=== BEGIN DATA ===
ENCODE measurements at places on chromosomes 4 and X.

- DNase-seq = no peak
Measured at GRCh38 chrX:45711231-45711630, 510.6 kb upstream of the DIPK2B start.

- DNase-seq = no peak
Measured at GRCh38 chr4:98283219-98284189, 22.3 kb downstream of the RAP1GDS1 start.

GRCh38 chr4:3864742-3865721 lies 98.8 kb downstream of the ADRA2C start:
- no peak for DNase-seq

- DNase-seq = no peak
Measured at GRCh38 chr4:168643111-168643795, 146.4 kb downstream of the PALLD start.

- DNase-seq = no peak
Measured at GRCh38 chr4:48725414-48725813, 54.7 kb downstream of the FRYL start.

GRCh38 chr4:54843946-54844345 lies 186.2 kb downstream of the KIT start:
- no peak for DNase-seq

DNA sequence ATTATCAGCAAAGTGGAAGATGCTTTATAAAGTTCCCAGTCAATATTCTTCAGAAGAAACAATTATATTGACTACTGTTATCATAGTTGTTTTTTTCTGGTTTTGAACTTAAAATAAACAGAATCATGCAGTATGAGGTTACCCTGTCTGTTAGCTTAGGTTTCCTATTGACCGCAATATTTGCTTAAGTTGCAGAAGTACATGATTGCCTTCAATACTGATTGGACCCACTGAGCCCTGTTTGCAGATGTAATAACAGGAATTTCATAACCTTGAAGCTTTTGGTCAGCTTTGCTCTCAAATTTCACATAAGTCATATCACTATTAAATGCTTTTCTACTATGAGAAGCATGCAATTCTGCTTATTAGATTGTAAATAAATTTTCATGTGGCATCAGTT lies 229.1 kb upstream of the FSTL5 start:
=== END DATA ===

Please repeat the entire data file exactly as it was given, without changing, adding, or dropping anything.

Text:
ENCODE measurements at places on chromosomes 4 and X.

- DNase-seq = no peak
Measured at GRCh38 chrX:45711231-45711630, 510.6 kb upstream of the DIPK2B start.

- DNase-seq = no peak
Measured at GRCh38 chr4:98283219-98284189, 22.3 kb downstream of the RAP1GDS1 start.

GRCh38 chr4:3864742-3865721 lies 98.8 kb downstream of the ADRA2C start:
- no peak for DNase-seq

- DNase-seq = no peak
Measured at GRCh38 chr4:168643111-168643795, 146.4 kb downstream of the PALLD start.

- DNase-seq = no peak
Measured at GRCh38 chr4:48725414-48725813, 54.7 kb downstream of the FRYL start.

GRCh38 chr4:54843946-54844345 lies 186.2 kb downstream of the KIT start:
- no peak for DNase-seq

DNA sequence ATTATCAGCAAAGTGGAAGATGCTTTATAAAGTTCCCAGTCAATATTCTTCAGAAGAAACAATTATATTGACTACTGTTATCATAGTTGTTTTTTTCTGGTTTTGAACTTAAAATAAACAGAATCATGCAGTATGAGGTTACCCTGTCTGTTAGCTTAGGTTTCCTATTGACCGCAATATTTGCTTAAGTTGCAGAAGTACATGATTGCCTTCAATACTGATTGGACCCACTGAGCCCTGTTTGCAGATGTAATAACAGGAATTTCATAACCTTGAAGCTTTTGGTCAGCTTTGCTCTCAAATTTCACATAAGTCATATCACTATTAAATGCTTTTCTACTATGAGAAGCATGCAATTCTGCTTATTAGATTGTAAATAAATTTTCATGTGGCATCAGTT lies 229.1 kb upstream of the FSTL5 start: